If you’re wondering, Wikipedia tells us that “Methyl cellulose (or methylcellulose) is a chemical compound derived from cellulose. It is ahydrophilic white powder in pure form and dissolves in cold (but not in hot) water, forming a clear viscous solution or gel. It is sold under a variety of trade names and is used as a thickener and emulsifier in various food and cosmetic products, and also as a treatment ofconstipation. Like cellulose, it is not digestible, not toxic, and not an allergen.”

Um, I think I’ll stick with flax and chia seeds :)

Posted August 23, 2012 @ 5:03 pm | Tags: ,,,,

Trick yourself into eating less by cutting up food into smaller pieces

Cutting your food into smaller pieces can trick you into eating less while making you feel more full, according to researchers at Arizona State University. In separate studies with rats and humans they found that “multiple pieces of food are more rewarding than an equicaloric single piece of food in both animals and humans.” Here’s what they think is going on:

Both humans and animals use number as a cue to judge quantities of food, with larger numbers usually associated with larger quantities. Therefore, a food portion cut into multiple, bite-sized pieces may perceptually look [like] more and therefore elicit greater satiation than the same portion presented as a single, large piece.

In the study involving humans, researchers gave 301 college students a bagel weighing 82g. Half of the students were given a solid bagel while the other half were given a bagel that had been cut into quarters. Twenty minutes after eating their bagels, both sets of students were then given a complimentary lunch and allowed to eat as much as they wanted.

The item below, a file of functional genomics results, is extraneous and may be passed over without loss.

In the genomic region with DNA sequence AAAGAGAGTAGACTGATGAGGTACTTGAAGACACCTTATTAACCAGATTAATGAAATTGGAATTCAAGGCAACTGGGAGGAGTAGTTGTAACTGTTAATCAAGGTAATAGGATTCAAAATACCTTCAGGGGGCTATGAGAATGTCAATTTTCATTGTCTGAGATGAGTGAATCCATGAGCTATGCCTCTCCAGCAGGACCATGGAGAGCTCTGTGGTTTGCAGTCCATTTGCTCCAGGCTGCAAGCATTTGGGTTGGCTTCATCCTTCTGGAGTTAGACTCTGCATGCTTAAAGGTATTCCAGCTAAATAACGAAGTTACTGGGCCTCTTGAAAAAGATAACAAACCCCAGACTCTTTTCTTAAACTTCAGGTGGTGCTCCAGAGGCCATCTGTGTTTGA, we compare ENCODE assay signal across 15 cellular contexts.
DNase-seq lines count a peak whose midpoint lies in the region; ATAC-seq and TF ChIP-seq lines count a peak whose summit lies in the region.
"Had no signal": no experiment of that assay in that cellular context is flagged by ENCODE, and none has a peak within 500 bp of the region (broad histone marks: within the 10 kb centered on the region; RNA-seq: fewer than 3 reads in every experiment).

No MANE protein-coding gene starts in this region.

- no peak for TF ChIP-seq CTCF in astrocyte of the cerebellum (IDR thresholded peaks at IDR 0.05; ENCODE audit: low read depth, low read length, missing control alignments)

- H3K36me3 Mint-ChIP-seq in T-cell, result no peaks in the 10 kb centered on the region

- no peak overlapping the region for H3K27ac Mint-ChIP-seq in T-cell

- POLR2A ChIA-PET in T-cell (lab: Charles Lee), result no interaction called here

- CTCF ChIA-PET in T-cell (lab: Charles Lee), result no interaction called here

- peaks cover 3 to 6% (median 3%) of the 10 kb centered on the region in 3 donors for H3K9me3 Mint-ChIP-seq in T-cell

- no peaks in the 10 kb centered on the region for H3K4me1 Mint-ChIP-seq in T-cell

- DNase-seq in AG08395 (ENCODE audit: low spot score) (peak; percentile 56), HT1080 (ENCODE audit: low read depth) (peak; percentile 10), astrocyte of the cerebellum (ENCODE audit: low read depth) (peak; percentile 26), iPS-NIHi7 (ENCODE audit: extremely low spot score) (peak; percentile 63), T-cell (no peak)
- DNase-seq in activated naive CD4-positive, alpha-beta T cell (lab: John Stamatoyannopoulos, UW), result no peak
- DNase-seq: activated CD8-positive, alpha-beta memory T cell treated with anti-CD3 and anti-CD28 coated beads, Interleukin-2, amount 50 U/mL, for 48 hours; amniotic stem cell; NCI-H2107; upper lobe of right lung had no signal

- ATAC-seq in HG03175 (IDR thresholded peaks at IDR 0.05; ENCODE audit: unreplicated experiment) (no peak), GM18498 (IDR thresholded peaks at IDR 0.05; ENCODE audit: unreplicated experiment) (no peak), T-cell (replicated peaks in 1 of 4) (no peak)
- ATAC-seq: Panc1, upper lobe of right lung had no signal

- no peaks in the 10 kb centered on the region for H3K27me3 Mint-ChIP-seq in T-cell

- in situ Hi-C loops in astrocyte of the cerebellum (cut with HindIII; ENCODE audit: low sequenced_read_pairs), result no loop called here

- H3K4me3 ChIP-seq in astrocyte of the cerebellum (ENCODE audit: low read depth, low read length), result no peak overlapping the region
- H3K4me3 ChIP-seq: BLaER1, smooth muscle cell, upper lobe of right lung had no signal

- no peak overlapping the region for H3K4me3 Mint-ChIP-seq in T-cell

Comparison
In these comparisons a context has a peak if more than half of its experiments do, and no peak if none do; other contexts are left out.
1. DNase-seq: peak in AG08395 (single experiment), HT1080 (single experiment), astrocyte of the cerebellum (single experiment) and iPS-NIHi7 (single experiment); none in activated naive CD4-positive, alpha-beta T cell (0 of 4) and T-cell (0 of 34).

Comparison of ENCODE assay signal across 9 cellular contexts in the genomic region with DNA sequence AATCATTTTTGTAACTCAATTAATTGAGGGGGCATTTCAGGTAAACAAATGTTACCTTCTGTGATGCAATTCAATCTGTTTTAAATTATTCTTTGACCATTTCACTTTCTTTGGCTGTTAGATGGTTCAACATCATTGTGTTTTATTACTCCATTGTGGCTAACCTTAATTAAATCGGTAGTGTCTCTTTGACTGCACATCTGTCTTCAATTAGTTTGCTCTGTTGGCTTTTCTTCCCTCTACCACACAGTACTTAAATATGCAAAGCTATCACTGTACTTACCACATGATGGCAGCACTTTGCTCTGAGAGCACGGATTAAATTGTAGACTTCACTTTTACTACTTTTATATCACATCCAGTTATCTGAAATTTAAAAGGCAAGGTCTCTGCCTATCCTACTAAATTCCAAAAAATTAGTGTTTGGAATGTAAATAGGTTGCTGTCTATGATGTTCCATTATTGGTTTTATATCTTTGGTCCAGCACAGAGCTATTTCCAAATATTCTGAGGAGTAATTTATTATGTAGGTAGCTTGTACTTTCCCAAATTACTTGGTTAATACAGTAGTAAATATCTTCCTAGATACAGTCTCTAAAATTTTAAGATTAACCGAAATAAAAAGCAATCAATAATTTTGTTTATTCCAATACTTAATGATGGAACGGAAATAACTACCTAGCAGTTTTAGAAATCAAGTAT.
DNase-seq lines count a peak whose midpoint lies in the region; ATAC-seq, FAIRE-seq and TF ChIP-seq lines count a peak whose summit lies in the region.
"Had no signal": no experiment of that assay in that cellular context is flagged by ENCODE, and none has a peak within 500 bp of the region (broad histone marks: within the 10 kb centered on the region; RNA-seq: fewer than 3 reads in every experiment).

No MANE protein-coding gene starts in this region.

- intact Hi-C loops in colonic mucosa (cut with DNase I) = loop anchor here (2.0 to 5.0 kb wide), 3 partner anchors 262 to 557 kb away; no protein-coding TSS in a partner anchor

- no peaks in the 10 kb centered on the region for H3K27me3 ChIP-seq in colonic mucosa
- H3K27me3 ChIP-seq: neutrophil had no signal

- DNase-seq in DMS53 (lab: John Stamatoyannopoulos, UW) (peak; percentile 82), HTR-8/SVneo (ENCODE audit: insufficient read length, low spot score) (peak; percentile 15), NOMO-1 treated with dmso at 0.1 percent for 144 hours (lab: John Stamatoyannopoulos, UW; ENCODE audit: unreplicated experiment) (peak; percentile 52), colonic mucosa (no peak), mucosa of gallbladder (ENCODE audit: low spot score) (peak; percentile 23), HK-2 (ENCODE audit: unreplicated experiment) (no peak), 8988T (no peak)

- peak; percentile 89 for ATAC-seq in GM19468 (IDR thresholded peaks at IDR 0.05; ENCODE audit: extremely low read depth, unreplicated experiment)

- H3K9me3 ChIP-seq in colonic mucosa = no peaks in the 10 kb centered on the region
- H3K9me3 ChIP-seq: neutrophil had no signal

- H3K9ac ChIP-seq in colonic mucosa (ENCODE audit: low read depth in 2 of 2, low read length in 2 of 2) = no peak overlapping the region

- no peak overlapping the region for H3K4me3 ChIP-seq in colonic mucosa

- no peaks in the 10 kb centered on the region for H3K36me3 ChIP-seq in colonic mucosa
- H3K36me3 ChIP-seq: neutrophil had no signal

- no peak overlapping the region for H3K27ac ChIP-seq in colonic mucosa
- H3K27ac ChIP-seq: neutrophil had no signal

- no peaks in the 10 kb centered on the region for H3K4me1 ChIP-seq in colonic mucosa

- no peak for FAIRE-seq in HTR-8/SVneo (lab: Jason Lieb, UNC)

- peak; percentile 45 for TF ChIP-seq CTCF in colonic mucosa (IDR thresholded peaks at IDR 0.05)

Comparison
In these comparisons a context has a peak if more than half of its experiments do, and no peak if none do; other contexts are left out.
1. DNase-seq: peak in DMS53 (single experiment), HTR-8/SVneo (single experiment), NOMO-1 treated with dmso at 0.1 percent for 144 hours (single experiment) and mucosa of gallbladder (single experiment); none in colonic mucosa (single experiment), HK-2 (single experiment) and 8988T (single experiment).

Not only did the students who received the whole bagel consume more lunch calories than the other students, they also ate more of the bagel than their counterparts did. Devina Wadhera, the lead author of the study, concludes that “cutting up energy-dense meal foods into smaller pieces may be beneficial to dieters who wish to make their meal more satiating while also maintaining portion control.”

Posted August 21, 2012 @ 10:30 am | Tags: ,,

Buying cheap food may be making you fat. Here’s why.

A study by the University of Washington that looked at the proximity of supermarkets compared to rates of obesity turned up an interesting finding: people who shop at lower-price grocery stores have higher rates of obesity than those who shop at more expensive stores. And that was true even after adjusting for the education and income levels of the patrons:

The type of supermarket, by price, was found to be inversely and significantly associated with obesity rates, even after adjusting for individual-level sociodemographic and lifestyle variables, and proximity measures.

The price of food is something weighthackers should always be aware of. Why? In general, heavily processed foods have fewer nutrients but more calories than whole foods and tend to cost less. That’s not a coincidence. The processing is what gives them a longer shelf life and makes them easier to package, which is great for the profits of food manufacturers. It’s also terrible for your health.

So the pennies you’re saving buying the cheap stuff could be turning into extra pounds around your waist line. “Buyer beware” indeed.

(Luckily if you read Weighthacker you know that eating healthy foods can actually cost less than unhealthy ones.)


Posted June 21, 2012 @ 8:35 am | Tags: ,,

Augmented reality ‘cookie goggles’ trick you into eating less

Tokyo University professor Michitaka Hirose created a sophisticated pair of augmented reality glasses that makes food portions appear larger than they actually are. Because people wearing the glasses think they’re eating more food, they actually eat less of it. The reverse is also true:

On one device, goggle-mounted cameras send images to a computer, which magnifies the apparent size of the cookie in the image it displays to the wearer while keeping his hand the same size, making the snack appear larger than it actually is.

In experiments, volunteers consumed nearly 10 percent less when the biscuits they were eating appeared 50 percent bigger.

They ate 15 percent more when cookies were manipulated to look two-thirds of their real size.

Practically speaking I’m not sure this will become a “thing,” but it does illustrate like the Delboeuf Illusion that we can help control our portions with simple food hacks and modifications to the environment. For instance, eating from smaller plates makes portions appear bigger. And adding garnishes that take up a lot of room but actually have few calories, like lettuce, can make our brains think we’re eating more food than we actually are.

(from The Telegraph)

Posted June 7, 2012 @ 10:43 am | Tags: ,,